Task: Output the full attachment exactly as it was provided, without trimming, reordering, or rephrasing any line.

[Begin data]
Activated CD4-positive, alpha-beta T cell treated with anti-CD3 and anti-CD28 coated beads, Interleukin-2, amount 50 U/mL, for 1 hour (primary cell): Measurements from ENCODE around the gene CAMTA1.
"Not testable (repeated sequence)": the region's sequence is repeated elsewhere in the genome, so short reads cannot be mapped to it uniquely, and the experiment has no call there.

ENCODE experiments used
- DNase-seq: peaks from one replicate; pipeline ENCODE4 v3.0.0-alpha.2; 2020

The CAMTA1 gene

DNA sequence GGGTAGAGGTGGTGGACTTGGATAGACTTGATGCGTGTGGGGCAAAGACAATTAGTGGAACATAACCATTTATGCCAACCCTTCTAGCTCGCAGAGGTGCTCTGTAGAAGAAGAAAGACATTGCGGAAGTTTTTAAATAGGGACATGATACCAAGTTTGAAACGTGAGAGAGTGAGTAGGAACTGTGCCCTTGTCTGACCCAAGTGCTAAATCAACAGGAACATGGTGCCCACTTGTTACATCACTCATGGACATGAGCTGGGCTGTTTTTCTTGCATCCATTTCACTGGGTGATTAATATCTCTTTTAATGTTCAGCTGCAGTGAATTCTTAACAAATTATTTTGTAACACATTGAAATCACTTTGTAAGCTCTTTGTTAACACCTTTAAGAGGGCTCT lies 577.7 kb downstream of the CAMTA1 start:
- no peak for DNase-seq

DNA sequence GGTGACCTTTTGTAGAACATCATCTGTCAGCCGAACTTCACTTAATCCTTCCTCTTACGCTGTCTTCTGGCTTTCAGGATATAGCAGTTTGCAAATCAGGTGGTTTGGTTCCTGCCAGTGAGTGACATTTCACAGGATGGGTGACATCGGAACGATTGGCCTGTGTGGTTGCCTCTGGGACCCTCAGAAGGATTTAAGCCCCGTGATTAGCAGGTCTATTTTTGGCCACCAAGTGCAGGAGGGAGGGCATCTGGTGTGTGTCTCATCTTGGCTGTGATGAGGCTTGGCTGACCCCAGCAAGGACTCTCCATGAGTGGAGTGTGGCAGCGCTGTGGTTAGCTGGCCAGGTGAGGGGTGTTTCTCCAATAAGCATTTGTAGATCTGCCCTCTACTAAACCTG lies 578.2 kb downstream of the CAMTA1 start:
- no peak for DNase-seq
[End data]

Activated CD4-positive, alpha-beta T cell treated with anti-CD3 and anti-CD28 coated beads, Interleukin-2, amount 50 U/mL, for 1 hour (primary cell): Measurements from ENCODE around the gene CAMTA1.
"Not testable (repeated sequence)": the region's sequence is repeated elsewhere in the genome, so short reads cannot be mapped to it uniquely, and the experiment has no call there.

ENCODE experiments used
- DNase-seq: peaks from one replicate; pipeline ENCODE4 v3.0.0-alpha.2; 2020

The CAMTA1 gene

DNA sequence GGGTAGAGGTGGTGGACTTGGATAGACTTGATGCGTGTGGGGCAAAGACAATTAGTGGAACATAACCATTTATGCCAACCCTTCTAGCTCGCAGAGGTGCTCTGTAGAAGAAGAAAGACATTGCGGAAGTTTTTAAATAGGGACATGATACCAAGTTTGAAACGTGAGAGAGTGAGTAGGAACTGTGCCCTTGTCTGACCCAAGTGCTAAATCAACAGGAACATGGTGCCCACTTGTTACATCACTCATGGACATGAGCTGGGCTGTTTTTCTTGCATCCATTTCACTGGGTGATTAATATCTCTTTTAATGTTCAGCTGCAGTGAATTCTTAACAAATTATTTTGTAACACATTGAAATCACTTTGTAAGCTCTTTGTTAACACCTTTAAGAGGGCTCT lies 577.7 kb downstream of the CAMTA1 start:
- no peak for DNase-seq

DNA sequence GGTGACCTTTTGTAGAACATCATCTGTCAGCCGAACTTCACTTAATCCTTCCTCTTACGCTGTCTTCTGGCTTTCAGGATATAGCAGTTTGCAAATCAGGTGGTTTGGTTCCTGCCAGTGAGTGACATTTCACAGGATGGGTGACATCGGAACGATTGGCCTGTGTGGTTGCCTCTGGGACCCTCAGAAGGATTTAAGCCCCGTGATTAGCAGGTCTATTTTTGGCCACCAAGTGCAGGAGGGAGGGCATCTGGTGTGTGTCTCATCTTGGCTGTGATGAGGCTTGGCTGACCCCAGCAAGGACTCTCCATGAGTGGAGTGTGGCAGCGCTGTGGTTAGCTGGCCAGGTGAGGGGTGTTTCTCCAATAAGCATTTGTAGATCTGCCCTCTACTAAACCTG lies 578.2 kb downstream of the CAMTA1 start:
- no peak for DNase-seq